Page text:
James GalbraithIf we can all agree on one thing, it's that the federal budget deficit is a big problem, right?
After all, that's the basic position of both parties, and when the chairs of President Obama's debt commission unveiled their draft proposal last week, it was the talk of Washington, with every pundit worth his salt offering praise or criticism (mostly criticism). The issue is, indeed, so pressing that the New York Times created its own interactive tool to let readers balance the budget themselves. There's even an imaginary presidential candidate, Hugh Jidette (get it?) to help draw attention to the deficit crisis. Of course, the ratio of tax increases to spending cuts that you favor will likely depend on your political views. But to judge from most of the coverage, which totaled $1.4 trillion for this year alone, is a problem that needs to be solved sooner rather than later isn't up for debate.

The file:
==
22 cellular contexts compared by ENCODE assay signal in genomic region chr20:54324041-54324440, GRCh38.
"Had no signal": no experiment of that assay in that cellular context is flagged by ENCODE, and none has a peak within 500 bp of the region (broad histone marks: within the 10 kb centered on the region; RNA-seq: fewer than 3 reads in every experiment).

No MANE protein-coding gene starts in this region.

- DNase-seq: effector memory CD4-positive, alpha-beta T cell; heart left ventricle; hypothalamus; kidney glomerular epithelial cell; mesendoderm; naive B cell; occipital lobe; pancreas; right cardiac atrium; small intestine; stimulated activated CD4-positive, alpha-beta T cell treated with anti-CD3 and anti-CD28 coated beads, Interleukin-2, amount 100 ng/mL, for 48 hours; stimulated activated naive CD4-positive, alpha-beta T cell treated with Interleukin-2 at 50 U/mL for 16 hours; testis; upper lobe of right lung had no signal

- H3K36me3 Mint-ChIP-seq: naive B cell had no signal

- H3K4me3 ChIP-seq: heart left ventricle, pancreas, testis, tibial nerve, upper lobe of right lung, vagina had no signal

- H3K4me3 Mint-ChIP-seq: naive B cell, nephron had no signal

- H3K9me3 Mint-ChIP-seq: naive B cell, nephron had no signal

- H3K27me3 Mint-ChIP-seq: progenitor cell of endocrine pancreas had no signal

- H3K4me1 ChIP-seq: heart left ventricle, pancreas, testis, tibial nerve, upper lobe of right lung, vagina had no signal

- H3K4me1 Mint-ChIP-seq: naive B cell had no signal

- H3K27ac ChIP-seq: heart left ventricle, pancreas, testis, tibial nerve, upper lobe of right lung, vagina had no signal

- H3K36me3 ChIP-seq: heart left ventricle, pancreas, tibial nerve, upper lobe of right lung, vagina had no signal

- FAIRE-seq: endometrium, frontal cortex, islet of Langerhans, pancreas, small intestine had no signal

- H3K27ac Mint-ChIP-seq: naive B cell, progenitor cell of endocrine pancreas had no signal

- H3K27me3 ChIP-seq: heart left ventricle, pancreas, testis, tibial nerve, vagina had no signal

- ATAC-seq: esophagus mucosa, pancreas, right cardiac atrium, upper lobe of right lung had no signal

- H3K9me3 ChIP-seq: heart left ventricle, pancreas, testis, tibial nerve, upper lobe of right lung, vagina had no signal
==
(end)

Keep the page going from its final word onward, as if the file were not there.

Except that it is. Ever since concerns over the deficit took center-stage in Washington earlier this year, several prominent economists -- all progressives --- have been pushing back, claiming not simply that proposed spending cuts are too deep, or that the rich should be asked to sacrifice more. Rather, they've challenged the entire premise of the debate: that a budget shortfall caused by over-spending and under-taxation stands to put an undue burden on future generations, and that cuts to government programs, including Social Security, can help fix the problem. That view, they say, is based on a fundamental misunderstanding of what's driving the deficit and how government spending works. In fact, they argue, as one recently put it, that "the current deficit is a positive."Read More »from Not everyone agrees deficit is major problem